Moving to Amazon S3


I recently moved my blog to Amazon S3. This is a quick outline of the steps involved in setting up a static website on S3.

Why use S3 for hosting a website? Because it is reliable, fast and inexpensive3. Moreover, it plays really nicely with Pelican, making it as simple as typing make s3_upload into the terminal to regenerate the entire website and push the updated content to your s3 bucket.

I am using Pelican, a static blog engine written in Python to generate my website. Pelican converts Markdown or reStructuredText files into HTML. It supports user-customizable themes (JS/CSS) and templating using Jinja2, a powerful Python template engine, which allows one to customize the final look.

I will write about why I chose a static blog engine1 as my backend at another time but for now two words should summarize the most important reasons for me: simplicity and speed. Another reason is its modular structure: Pelican’s core functionalities can be extended using plugins. I plan to write plugins for my own purposes for things like Mendeley, Figshare and ORCID2. More on this later.

Creating S3 buckets

Assuming that your domain is mysite.com, go into Amazon’s AWS console and create two buckets: ‘mysite.com‘ and ‘www.mysite.com‘. The bucket with the root domain name will contain the website content while the second bucket will be used to redirect requests from www.mysite.com to mysite.com.

In properties for mysite.com, choose ‘Enable website hosting‘ under ‘Static web hosting‘. Set ‘Index document‘ to ‘index.html‘.

For the www.mysite.com bucket, choose ‘redirect all requests to another host name‘ under ‘Static web hosting‘.

Pushing content to S3

Now comes the fun part: putting content up on the S3 bucket you have just created.

For this, install s3cmd via pip:

$ pip install s3cmd

s3cmd is a command line tool for managing data in Amazon S3. For the initial set up, you need to provide your Amazon credentials, i.e. your AWS access key and secret key4:

$ s3cmd --configure

That’s almost it. Now any time you want to rebuild your website and push content to S3, just type:

$ make s3_upload

This uses a little script in the ‘Makefile‘ file that is provided with your Pelican installation. You only have to enter your S3 bucket name in this file. Once this is done, every time you add or edit content, all you need to do to update your website is run this command again.

Routing through Amazon’s Route 53

Finally, if you are using a custom domain name (mysite.com in our example) you have to configure Amazon’s Route 53 as your domain name system (DNS) provider. For details, check out Amazon’s documentation on setting up Route 53. You essentially have to set up an alias record for mysite.com to map your root domain to the Amazon S3 website endpoint and a CNAME record to map www.mysite.com to the corresponding S3 bucket. Finally, replace the current name server record of your current DNS provider with the 4 name servers from Amazon Route 53.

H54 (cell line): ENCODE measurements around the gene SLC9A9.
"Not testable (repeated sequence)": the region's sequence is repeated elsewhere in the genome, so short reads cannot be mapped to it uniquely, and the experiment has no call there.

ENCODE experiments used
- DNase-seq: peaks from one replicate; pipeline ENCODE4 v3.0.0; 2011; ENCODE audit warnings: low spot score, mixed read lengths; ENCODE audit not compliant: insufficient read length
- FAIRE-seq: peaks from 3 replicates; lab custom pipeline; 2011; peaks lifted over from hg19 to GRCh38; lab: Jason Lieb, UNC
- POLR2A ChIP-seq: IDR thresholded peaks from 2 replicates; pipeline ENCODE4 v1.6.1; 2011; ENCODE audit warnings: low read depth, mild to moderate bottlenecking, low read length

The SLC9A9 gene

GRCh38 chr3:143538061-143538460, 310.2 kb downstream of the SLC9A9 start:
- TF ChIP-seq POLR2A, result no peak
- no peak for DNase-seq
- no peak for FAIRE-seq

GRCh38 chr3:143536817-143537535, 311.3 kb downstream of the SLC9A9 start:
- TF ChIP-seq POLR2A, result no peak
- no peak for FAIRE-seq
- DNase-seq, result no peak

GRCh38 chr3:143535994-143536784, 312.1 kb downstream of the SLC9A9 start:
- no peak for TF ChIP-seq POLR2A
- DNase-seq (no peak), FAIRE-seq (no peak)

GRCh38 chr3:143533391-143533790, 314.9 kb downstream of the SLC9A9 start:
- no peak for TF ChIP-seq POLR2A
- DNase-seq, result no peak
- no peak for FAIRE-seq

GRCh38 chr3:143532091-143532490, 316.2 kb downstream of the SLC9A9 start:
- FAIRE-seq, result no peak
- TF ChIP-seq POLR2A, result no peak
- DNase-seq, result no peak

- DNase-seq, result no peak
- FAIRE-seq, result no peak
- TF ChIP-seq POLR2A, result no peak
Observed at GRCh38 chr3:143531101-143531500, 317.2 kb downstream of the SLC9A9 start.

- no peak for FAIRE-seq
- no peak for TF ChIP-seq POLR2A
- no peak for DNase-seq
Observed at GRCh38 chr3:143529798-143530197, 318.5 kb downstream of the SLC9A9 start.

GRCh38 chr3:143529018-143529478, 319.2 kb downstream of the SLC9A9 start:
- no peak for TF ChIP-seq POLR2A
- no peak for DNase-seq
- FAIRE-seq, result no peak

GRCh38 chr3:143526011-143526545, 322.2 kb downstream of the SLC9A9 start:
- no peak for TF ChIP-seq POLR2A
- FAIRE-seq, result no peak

Bonus: Version Control With Git

If you follow the above steps you are all set to host your static html/css/js files on Amazon S3. However, the underlying Markdown/RST and Python files are not backed up this way. You could just upload your entire website content to S3, but there is a more elegant solution, in particular if you are interested in version control à la Subversion: Git. Git requires some getting used to but luckily there are several good tutorials around56.

Once your website is version controlled via Git, it is just a git push origin master command away from being backed up on Github8. This not only increases transparency of your work but is also very much in the spirit of open source/open science. The beauty part of such a system is its flexibility: beyond a personal website, a static file engine can also be used to generate anything relating to your research such as manuscripts, reports and electronic lab notebooks7. This is something I am seriously considering and working on. Stay tuned.


  1. Check out Duncan Lock’s blog for some good arguments for using static website engines: http://duncanlock.net/blog/2013/05/17/how-i-built-this-website-using-pelican-part-1 

  2. with my currently very limited Python knowledge. All three services provide APIs that can be utilized to pull in data. 

  3. In fact it is free for the first year if you don’t need more than 5GB of storage. Just sign up for AWS Free Usage Tier. 

  4. http://docs.aws.amazon.com/fws/1.1/GettingStartedGuide/index.html?AWSCredentials.html 

  5. http://gitready.com 

  6. http://git-scm.com/book/en/Git-Basics 

  7. One great example of a fully open, version controlled lab notebook which uses a static file engine is Carl Boettiger’s lab notebook: http://carlboettiger.info/lab-notebook.html 

  8. You can find the github repo of this website here: https://github.com/cbudjan/cbudjan.com